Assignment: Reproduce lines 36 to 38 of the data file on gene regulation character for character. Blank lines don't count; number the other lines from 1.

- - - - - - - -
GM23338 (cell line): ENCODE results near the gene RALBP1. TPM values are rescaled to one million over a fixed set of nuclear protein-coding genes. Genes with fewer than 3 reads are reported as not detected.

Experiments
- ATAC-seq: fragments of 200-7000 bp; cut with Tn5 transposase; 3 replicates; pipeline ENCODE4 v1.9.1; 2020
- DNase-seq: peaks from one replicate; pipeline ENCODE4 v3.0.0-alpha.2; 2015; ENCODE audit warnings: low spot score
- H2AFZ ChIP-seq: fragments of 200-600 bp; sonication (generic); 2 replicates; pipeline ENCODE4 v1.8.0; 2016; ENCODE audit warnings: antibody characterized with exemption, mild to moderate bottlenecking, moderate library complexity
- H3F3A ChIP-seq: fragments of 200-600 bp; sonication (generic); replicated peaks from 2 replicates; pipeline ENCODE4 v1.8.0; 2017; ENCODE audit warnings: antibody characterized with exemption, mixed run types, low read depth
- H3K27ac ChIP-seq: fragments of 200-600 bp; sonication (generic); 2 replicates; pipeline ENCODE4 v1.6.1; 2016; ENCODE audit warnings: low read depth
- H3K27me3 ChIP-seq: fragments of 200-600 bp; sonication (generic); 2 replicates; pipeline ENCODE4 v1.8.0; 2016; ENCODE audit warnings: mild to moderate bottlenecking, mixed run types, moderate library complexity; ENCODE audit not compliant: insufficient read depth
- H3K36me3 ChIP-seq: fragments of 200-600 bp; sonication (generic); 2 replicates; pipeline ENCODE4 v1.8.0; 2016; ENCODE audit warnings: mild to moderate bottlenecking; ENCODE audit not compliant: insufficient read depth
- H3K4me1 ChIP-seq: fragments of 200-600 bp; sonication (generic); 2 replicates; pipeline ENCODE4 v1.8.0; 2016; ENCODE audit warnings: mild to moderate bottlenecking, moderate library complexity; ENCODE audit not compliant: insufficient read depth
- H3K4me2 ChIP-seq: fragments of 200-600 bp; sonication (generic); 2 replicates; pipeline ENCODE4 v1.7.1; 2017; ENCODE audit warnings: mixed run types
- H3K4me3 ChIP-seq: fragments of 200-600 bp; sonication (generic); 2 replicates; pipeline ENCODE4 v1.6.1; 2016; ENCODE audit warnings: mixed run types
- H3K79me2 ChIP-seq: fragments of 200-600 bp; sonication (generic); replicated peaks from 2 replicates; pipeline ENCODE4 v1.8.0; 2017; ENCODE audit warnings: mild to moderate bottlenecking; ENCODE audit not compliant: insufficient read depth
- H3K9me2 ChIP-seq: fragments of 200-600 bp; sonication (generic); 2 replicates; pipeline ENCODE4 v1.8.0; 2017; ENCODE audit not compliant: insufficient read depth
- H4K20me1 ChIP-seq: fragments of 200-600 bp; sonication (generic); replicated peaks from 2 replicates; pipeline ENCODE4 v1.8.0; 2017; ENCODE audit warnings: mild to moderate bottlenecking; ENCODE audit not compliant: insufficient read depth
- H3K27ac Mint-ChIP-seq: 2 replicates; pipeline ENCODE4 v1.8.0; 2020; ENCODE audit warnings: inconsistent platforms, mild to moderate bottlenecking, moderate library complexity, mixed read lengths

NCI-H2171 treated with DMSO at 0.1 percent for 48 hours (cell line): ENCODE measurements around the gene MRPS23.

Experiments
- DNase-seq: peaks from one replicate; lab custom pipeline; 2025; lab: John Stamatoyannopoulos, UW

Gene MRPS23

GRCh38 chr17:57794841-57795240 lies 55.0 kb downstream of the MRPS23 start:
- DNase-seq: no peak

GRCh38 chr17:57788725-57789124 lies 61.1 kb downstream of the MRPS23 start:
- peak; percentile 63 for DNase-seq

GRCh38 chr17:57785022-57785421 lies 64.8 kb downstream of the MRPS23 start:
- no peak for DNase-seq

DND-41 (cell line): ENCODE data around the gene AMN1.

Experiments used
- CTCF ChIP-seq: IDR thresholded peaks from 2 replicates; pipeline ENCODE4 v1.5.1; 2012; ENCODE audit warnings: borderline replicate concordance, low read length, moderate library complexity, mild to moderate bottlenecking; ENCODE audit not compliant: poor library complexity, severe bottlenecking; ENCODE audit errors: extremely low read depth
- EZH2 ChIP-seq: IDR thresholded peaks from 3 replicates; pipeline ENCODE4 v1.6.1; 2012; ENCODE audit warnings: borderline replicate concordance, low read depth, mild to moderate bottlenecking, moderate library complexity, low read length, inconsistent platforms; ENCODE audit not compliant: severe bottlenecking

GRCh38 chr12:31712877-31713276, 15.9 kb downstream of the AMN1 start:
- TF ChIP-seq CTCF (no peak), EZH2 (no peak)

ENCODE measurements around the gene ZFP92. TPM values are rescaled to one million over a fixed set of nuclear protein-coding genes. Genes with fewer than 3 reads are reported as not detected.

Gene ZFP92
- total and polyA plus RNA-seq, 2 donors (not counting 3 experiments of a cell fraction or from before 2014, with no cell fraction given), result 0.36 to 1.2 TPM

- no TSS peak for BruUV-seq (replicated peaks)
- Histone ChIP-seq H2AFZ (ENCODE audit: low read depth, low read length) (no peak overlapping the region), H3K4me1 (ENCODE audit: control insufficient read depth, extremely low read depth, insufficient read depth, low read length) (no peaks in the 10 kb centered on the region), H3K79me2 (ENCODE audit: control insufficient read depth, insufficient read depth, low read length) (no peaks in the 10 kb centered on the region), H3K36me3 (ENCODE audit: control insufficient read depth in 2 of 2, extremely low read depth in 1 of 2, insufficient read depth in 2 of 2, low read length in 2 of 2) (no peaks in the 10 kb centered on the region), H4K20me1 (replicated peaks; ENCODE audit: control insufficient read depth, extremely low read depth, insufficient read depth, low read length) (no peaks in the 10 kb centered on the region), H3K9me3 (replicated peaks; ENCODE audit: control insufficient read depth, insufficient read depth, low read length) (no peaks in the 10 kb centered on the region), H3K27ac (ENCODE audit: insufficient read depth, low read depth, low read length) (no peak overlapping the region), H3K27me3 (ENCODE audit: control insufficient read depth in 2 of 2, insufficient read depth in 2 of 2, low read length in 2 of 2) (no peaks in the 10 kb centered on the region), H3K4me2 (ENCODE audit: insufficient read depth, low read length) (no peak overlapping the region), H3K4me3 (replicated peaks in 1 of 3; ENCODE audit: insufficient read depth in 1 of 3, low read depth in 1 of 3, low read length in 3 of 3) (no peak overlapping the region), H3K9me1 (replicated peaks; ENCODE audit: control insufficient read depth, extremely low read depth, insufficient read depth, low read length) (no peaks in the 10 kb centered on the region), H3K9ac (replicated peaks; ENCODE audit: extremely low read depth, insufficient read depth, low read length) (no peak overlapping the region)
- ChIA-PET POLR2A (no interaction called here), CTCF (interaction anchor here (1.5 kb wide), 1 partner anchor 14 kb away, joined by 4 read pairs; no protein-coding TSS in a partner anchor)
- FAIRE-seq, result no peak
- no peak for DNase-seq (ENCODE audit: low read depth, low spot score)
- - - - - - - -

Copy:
- no TSS peak for BruUV-seq (replicated peaks)
- Histone ChIP-seq H2AFZ (ENCODE audit: low read depth, low read length) (no peak overlapping the region), H3K4me1 (ENCODE audit: control insufficient read depth, extremely low read depth, insufficient read depth, low read length) (no peaks in the 10 kb centered on the region), H3K79me2 (ENCODE audit: control insufficient read depth, insufficient read depth, low read length) (no peaks in the 10 kb centered on the region), H3K36me3 (ENCODE audit: control insufficient read depth in 2 of 2, extremely low read depth in 1 of 2, insufficient read depth in 2 of 2, low read length in 2 of 2) (no peaks in the 10 kb centered on the region), H4K20me1 (replicated peaks; ENCODE audit: control insufficient read depth, extremely low read depth, insufficient read depth, low read length) (no peaks in the 10 kb centered on the region), H3K9me3 (replicated peaks; ENCODE audit: control insufficient read depth, insufficient read depth, low read length) (no peaks in the 10 kb centered on the region), H3K27ac (ENCODE audit: insufficient read depth, low read depth, low read length) (no peak overlapping the region), H3K27me3 (ENCODE audit: control insufficient read depth in 2 of 2, insufficient read depth in 2 of 2, low read length in 2 of 2) (no peaks in the 10 kb centered on the region), H3K4me2 (ENCODE audit: insufficient read depth, low read length) (no peak overlapping the region), H3K4me3 (replicated peaks in 1 of 3; ENCODE audit: insufficient read depth in 1 of 3, low read depth in 1 of 3, low read length in 3 of 3) (no peak overlapping the region), H3K9me1 (replicated peaks; ENCODE audit: control insufficient read depth, extremely low read depth, insufficient read depth, low read length) (no peaks in the 10 kb centered on the region), H3K9ac (replicated peaks; ENCODE audit: extremely low read depth, insufficient read depth, low read length) (no peak overlapping the region)
- ChIA-PET POLR2A (no interaction called here), CTCF (interaction anchor here (1.5 kb wide), 1 partner anchor 14 kb away, joined by 4 read pairs; no protein-coding TSS in a partner anchor)